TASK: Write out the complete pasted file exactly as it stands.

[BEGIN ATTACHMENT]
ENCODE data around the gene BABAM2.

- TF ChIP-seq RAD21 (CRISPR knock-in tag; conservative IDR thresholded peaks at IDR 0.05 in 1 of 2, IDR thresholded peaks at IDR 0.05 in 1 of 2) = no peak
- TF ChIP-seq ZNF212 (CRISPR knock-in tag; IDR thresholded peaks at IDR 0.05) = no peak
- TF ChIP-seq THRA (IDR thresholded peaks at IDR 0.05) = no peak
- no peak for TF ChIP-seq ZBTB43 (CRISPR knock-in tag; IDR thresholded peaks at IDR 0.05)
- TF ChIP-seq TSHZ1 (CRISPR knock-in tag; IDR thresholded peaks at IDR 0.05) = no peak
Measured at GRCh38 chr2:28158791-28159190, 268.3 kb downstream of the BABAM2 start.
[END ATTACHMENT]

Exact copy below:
ENCODE data around the gene BABAM2.

- TF ChIP-seq RAD21 (CRISPR knock-in tag; conservative IDR thresholded peaks at IDR 0.05 in 1 of 2, IDR thresholded peaks at IDR 0.05 in 1 of 2) = no peak
- TF ChIP-seq ZNF212 (CRISPR knock-in tag; IDR thresholded peaks at IDR 0.05) = no peak
- TF ChIP-seq THRA (IDR thresholded peaks at IDR 0.05) = no peak
- no peak for TF ChIP-seq ZBTB43 (CRISPR knock-in tag; IDR thresholded peaks at IDR 0.05)
- TF ChIP-seq TSHZ1 (CRISPR knock-in tag; IDR thresholded peaks at IDR 0.05) = no peak
Measured at GRCh38 chr2:28158791-28159190, 268.3 kb downstream of the BABAM2 start.